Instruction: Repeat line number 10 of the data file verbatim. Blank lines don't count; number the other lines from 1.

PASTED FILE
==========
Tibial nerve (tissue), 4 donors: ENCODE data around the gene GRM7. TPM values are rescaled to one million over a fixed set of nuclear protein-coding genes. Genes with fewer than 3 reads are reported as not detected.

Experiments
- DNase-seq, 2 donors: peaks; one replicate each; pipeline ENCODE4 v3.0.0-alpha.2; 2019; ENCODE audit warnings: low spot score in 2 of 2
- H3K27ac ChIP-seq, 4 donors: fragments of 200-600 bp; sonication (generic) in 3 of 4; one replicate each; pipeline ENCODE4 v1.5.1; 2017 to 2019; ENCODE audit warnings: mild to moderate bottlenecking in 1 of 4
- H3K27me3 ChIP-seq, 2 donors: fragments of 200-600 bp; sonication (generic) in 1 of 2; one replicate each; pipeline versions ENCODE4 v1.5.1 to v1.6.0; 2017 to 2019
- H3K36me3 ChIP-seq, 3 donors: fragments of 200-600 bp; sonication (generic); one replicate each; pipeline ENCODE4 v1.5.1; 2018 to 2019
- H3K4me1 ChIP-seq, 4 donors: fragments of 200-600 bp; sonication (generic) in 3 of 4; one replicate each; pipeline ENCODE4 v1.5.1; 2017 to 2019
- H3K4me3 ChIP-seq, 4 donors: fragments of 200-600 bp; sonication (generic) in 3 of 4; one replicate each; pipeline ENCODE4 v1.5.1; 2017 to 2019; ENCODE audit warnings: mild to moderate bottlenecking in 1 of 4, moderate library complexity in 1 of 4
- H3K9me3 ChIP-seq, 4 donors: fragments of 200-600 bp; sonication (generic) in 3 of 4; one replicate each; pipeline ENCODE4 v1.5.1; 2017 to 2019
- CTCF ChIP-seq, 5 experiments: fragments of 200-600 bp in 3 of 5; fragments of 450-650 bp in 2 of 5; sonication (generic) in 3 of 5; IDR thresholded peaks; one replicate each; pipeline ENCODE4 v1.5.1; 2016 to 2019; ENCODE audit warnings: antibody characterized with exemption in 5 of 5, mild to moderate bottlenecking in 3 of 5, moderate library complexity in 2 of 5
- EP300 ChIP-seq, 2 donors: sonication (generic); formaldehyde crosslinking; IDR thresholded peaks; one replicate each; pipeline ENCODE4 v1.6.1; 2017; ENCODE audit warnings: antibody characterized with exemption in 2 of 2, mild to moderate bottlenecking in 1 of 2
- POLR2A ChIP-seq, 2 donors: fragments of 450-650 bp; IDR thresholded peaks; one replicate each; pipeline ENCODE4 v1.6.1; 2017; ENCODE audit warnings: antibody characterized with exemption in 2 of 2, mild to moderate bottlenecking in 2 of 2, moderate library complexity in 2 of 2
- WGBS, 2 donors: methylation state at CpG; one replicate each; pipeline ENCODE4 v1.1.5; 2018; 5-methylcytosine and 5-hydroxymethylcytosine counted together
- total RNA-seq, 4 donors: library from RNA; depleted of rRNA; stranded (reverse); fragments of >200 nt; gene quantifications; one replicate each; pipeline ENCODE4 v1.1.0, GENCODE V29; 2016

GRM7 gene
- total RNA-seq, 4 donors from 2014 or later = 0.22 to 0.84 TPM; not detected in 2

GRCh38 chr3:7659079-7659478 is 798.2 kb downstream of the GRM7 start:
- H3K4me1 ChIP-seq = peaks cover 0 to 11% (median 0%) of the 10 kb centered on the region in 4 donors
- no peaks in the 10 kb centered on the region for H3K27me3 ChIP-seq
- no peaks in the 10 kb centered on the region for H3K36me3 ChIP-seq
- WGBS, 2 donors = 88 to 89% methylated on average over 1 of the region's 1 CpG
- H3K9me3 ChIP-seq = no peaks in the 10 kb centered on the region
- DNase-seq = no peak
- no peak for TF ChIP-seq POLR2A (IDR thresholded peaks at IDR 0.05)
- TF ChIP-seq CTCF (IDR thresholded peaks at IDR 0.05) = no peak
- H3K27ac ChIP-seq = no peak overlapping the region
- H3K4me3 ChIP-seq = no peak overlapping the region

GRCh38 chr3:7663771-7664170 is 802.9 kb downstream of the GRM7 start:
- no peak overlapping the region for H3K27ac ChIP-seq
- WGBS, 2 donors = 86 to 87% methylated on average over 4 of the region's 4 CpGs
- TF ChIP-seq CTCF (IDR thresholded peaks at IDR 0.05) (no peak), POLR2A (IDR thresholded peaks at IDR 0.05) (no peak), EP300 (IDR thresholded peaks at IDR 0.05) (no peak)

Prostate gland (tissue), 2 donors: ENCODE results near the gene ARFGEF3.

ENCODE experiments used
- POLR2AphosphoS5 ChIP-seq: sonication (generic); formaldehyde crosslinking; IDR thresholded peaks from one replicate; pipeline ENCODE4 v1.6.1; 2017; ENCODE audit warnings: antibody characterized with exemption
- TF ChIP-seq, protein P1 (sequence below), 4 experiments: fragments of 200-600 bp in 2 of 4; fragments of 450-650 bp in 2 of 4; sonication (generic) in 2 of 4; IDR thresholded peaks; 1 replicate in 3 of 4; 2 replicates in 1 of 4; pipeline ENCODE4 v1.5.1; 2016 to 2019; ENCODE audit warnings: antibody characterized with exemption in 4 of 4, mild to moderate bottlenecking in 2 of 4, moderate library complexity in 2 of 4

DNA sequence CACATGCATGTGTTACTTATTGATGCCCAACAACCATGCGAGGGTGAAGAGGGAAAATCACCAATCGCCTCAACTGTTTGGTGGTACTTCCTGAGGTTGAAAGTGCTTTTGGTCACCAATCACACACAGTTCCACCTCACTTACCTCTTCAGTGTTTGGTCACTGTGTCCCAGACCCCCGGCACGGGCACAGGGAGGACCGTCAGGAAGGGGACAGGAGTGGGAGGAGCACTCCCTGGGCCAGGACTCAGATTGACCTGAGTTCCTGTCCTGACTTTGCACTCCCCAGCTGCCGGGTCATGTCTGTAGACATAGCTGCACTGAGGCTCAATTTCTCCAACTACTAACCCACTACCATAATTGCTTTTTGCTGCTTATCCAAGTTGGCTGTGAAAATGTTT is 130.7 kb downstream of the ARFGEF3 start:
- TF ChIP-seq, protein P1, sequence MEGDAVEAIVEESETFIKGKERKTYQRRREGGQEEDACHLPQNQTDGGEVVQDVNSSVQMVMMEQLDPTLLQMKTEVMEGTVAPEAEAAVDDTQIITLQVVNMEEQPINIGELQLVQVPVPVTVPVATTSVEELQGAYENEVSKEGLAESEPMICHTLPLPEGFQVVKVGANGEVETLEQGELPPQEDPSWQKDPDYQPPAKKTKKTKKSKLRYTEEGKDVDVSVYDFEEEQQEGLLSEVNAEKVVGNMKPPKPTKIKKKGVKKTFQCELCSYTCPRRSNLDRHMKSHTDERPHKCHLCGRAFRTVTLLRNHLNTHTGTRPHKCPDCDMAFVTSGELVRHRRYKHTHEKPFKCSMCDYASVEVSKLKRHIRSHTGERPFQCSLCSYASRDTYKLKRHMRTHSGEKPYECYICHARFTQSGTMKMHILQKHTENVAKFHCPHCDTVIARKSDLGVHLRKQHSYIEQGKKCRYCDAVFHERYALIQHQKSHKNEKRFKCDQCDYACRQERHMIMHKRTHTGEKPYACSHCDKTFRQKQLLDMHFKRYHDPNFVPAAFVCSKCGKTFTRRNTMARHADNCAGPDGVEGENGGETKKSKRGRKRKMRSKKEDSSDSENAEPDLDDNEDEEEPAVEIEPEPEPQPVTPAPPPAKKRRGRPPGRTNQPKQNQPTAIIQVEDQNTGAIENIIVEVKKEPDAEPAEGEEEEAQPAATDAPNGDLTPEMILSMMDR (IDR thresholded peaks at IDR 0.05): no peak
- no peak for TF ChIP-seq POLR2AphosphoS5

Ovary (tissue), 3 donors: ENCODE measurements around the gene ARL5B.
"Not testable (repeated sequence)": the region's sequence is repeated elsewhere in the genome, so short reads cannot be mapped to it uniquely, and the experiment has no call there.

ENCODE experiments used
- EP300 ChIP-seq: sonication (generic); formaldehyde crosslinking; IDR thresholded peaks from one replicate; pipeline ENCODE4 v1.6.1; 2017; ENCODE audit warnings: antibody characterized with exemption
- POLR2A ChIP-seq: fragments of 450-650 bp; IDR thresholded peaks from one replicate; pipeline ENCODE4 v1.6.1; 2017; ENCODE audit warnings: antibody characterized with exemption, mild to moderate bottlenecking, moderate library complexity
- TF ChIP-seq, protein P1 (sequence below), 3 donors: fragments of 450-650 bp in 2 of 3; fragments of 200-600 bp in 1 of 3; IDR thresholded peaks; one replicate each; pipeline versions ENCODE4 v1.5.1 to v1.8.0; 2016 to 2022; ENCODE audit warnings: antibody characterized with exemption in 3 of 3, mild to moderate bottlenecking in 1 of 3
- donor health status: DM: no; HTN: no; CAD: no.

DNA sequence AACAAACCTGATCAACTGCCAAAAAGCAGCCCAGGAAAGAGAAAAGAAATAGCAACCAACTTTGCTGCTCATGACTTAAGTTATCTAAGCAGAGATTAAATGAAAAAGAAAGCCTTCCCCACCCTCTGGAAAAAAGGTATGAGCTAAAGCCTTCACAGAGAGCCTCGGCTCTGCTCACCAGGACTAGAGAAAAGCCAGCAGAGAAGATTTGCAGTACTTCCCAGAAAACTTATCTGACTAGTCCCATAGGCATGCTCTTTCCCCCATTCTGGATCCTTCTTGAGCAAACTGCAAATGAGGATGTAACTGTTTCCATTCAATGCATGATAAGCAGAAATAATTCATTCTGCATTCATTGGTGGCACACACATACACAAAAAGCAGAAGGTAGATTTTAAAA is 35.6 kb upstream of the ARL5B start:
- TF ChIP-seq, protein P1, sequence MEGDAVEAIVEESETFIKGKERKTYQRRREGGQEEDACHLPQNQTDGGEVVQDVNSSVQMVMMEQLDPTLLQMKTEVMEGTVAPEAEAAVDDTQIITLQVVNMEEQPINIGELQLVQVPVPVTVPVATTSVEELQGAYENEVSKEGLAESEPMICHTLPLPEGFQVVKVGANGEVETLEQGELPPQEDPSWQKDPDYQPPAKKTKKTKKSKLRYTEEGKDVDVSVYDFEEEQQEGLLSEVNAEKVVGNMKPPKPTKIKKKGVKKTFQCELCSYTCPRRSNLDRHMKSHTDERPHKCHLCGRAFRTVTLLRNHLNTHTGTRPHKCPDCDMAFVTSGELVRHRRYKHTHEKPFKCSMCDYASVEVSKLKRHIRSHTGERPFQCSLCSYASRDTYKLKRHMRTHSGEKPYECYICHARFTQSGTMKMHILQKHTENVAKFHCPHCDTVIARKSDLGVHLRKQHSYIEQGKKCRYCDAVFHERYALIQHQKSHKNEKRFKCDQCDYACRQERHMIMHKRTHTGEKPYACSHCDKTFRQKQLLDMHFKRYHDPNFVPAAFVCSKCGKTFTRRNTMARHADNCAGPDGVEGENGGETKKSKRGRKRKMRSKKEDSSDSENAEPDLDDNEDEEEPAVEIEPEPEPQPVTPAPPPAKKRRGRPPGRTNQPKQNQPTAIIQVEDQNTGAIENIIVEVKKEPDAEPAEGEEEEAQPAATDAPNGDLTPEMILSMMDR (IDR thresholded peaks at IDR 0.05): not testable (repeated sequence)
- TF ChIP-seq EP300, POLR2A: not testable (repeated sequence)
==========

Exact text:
- CTCF ChIP-seq, 5 experiments: fragments of 200-600 bp in 3 of 5; fragments of 450-650 bp in 2 of 5; sonication (generic) in 3 of 5; IDR thresholded peaks; one replicate each; pipeline ENCODE4 v1.5.1; 2016 to 2019; ENCODE audit warnings: antibody characterized with exemption in 5 of 5, mild to moderate bottlenecking in 3 of 5, moderate library complexity in 2 of 5